Author/Image Credits
All screenshots taken by author, October 2020

Sökmotortidning

SEO

Är IP-adress en Google-rankningsfaktor?

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Is IP Address A Google Ranking Factor?

Does the IP address of your website’s server affect your rankings in search results? According to some sources around the internet, your IP address is a ranking signal used by Google.

But does your IP address have the potential to help or harm your rankings in search? Continue reading to learn whether IP addresses are a Google ranking factor.

The Claim: IP Address As A Ranking Factor

Articles on the internet from reputable marketing sites claim that Google has over 200 “known” ranking factors.

These lists often include statements about flagged IP addresses affecting rankings or higher-value länkar because they are from separate C-class IP addresses.

Screenshot from HubSpot.com, June 2022

Fortunately, these lists sparked numerous conversations with Google employees about the validity of IP addresses as ranking factors in Google’s algorithm.

[Ebook:] The Complete Guide To Google Ranking Factors

The Evidence Against IP Address As A Ranking Factor

I 2010, Matt Cutts, former head of Google’s webspam team, was asked if the ranking of a client’s website would be affected by spammy websites on the same server.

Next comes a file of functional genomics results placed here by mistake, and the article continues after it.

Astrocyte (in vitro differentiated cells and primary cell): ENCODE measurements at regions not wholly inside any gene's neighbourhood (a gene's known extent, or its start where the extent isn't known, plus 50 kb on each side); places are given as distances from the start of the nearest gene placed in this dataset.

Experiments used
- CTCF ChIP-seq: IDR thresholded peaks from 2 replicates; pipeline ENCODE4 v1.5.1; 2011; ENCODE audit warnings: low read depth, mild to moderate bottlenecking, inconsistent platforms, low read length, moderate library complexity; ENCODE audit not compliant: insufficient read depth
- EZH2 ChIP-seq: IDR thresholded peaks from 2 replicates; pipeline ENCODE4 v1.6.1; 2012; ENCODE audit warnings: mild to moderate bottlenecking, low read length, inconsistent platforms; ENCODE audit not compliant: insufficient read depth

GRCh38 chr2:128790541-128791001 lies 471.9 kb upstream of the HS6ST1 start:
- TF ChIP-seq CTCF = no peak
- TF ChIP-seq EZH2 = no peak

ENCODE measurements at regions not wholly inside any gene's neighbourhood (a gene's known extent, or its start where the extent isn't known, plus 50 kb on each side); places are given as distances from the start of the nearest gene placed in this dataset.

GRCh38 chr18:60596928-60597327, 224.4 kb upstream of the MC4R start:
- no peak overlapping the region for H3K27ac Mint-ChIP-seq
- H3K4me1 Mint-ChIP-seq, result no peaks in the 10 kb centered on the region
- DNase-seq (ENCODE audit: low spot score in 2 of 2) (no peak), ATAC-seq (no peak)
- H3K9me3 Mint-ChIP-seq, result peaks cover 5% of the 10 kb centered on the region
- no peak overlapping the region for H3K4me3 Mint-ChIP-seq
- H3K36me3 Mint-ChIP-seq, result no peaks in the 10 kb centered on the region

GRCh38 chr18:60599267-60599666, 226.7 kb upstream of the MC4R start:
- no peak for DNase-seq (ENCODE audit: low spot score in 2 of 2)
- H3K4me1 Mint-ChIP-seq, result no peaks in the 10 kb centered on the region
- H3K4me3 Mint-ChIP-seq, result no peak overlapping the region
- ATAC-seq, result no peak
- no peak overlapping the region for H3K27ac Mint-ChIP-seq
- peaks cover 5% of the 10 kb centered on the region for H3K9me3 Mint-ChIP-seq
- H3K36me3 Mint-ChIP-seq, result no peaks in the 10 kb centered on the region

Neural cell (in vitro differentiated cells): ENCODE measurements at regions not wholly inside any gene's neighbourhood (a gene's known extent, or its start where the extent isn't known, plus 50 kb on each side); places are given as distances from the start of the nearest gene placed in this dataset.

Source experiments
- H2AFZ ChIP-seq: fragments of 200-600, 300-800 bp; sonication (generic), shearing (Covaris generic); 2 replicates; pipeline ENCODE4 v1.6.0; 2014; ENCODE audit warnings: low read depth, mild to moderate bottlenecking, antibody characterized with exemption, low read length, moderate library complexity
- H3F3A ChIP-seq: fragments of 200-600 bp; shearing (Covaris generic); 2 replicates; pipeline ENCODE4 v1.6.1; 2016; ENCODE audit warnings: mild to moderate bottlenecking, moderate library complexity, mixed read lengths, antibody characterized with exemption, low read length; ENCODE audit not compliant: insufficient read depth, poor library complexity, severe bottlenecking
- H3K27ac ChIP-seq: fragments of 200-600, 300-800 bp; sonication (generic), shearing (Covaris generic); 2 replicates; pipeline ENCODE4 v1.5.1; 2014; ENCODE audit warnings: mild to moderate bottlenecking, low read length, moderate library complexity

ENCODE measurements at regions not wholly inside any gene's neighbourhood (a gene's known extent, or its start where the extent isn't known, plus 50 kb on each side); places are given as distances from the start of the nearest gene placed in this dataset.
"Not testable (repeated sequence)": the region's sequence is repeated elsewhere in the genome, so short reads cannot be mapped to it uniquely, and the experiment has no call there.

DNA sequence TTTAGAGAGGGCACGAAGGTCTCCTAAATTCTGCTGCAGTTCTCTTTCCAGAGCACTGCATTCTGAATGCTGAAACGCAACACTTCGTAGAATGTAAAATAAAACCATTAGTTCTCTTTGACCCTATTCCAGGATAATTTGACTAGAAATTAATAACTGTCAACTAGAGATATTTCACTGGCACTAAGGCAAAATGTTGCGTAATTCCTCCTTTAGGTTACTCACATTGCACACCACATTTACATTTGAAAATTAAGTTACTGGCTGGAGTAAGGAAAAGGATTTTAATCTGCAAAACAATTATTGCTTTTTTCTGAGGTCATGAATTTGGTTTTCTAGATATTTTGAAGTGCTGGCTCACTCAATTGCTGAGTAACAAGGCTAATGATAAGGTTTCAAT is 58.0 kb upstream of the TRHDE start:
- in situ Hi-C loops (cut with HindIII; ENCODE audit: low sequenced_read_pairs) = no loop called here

His response:

“On the list of things that I worry about, that would not be near the top. So I understand, and Google understands that shared webbhotell happens. You can’t really control who else is on that IP address or class c subnet.”

Ultimately, Google decided if they took action on an IP address or Class C subnet, the spammers would just move to another IP address. Therefore, it wouldn’t be the most efficient way to tackle the issue.

Cutts did note a specific exception, where an IP address had 26,000 spam sites and one non-spammy site that invited more scrutiny but reiterated that this was an exceptional outlier.

I 2011, a tweet from Kaspar Szymanski, another former member of Google’s webspam team, noted that Google has the right to take action when free hosts have been massively spammed.

I 2016, during a Google Webmaster Central Office Hours, John Mueller, Search Advocate at Google, was asked if having all of a group’s websites on the same c block of IP addresses was a problem.

He answered:

“No, that’s perfectly fine. So that’s not something where you artificially need to buy IP address blocks to just shuffle things around.

And especially if you are on a CDN, then maybe you’ll end up on an IP address block that’s used by other companies. Or if you’re on shared hosting, then these things happen. That’s not something you need to artificially move around.”

In March 2018, Mueller was asked if an IP change with a different geo-location would affect SEO. He responded:

“If you move to a server in a different location? Usually not. We get enough geotargeting information otherwise, e.g., from the TLD & geotargeting settings in Search Console.”

Ett par månader senare, Mueller replied to a tweet asking if Google still counted bad neighborhoods as a ranking signal and if a dedicated IP was necessary.

“Shared IP addresses are fine for search! Lots of hosting / CDN environments use them.”

In October 2018, Mueller was asked if the IP address location mattered for a site’s rankings. His response was simply, “Nope.”